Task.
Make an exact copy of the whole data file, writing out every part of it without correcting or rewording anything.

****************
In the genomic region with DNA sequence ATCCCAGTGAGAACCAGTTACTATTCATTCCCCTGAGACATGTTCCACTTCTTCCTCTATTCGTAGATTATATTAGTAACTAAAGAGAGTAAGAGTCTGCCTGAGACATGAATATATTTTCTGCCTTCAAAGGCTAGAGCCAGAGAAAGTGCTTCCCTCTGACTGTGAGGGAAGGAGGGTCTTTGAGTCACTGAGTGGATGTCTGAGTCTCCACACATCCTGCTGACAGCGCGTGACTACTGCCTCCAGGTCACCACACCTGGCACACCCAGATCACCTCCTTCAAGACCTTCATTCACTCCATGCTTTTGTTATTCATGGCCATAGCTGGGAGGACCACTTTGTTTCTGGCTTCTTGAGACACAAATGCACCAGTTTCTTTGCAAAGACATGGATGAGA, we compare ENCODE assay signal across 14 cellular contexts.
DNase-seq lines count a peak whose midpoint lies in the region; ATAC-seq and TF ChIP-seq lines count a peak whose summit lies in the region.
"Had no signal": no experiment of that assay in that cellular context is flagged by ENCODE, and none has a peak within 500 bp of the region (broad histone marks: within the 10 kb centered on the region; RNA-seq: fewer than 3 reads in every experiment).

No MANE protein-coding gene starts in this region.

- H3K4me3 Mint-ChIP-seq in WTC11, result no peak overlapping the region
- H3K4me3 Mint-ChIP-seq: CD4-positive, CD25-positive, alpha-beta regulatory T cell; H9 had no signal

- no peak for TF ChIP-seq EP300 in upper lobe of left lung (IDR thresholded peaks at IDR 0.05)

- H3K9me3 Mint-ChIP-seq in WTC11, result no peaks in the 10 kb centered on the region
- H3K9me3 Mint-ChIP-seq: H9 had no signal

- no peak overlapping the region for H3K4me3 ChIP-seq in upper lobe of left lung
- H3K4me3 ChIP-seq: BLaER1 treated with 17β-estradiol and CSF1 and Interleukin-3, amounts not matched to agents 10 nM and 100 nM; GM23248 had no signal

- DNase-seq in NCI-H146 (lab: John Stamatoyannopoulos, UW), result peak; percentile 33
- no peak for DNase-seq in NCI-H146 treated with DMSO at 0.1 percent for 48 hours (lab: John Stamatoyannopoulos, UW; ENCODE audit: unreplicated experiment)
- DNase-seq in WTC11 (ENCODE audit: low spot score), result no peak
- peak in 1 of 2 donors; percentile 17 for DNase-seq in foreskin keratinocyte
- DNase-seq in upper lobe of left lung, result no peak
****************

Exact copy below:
In the genomic region with DNA sequence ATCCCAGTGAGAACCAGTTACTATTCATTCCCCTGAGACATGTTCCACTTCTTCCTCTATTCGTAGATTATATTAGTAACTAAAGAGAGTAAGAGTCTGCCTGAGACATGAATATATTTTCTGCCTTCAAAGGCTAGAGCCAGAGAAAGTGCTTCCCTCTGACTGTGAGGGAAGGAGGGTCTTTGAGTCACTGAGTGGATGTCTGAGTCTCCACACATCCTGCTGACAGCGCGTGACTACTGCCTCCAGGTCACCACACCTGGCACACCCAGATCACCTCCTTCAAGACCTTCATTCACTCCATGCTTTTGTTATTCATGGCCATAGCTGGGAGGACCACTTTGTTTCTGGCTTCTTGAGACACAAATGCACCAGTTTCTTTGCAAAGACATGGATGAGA, we compare ENCODE assay signal across 14 cellular contexts.
DNase-seq lines count a peak whose midpoint lies in the region; ATAC-seq and TF ChIP-seq lines count a peak whose summit lies in the region.
"Had no signal": no experiment of that assay in that cellular context is flagged by ENCODE, and none has a peak within 500 bp of the region (broad histone marks: within the 10 kb centered on the region; RNA-seq: fewer than 3 reads in every experiment).

No MANE protein-coding gene starts in this region.

- H3K4me3 Mint-ChIP-seq in WTC11, result no peak overlapping the region
- H3K4me3 Mint-ChIP-seq: CD4-positive, CD25-positive, alpha-beta regulatory T cell; H9 had no signal

- no peak for TF ChIP-seq EP300 in upper lobe of left lung (IDR thresholded peaks at IDR 0.05)

- H3K9me3 Mint-ChIP-seq in WTC11, result no peaks in the 10 kb centered on the region
- H3K9me3 Mint-ChIP-seq: H9 had no signal

- no peak overlapping the region for H3K4me3 ChIP-seq in upper lobe of left lung
- H3K4me3 ChIP-seq: BLaER1 treated with 17β-estradiol and CSF1 and Interleukin-3, amounts not matched to agents 10 nM and 100 nM; GM23248 had no signal

- DNase-seq in NCI-H146 (lab: John Stamatoyannopoulos, UW), result peak; percentile 33
- no peak for DNase-seq in NCI-H146 treated with DMSO at 0.1 percent for 48 hours (lab: John Stamatoyannopoulos, UW; ENCODE audit: unreplicated experiment)
- DNase-seq in WTC11 (ENCODE audit: low spot score), result no peak
- peak in 1 of 2 donors; percentile 17 for DNase-seq in foreskin keratinocyte
- DNase-seq in upper lobe of left lung, result no peak